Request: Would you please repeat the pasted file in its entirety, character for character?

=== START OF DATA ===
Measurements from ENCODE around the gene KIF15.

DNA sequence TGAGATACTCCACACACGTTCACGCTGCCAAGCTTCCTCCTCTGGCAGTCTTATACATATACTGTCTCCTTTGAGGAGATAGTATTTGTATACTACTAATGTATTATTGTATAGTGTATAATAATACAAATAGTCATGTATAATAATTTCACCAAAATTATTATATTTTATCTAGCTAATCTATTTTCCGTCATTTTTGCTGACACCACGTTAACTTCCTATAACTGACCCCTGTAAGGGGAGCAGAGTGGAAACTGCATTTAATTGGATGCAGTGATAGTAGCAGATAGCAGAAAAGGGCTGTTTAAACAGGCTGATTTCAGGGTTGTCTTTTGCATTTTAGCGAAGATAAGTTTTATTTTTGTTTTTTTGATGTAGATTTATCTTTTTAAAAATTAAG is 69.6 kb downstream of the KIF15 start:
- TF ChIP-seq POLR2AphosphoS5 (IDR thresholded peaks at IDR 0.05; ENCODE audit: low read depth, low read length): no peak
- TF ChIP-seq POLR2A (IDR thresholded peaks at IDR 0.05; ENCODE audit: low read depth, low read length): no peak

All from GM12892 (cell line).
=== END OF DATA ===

Measurements from ENCODE around the gene KIF15.

DNA sequence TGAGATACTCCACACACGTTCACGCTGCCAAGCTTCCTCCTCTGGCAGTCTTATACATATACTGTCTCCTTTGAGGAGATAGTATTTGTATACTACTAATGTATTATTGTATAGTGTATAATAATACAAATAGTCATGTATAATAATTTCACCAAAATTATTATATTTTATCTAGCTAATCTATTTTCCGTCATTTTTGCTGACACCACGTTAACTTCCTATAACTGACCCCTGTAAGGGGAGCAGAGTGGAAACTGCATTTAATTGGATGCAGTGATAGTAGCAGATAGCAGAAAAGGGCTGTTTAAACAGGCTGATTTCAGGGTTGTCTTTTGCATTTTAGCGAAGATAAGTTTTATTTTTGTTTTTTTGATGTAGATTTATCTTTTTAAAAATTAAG is 69.6 kb downstream of the KIF15 start:
- TF ChIP-seq POLR2AphosphoS5 (IDR thresholded peaks at IDR 0.05; ENCODE audit: low read depth, low read length): no peak
- TF ChIP-seq POLR2A (IDR thresholded peaks at IDR 0.05; ENCODE audit: low read depth, low read length): no peak

All from GM12892 (cell line).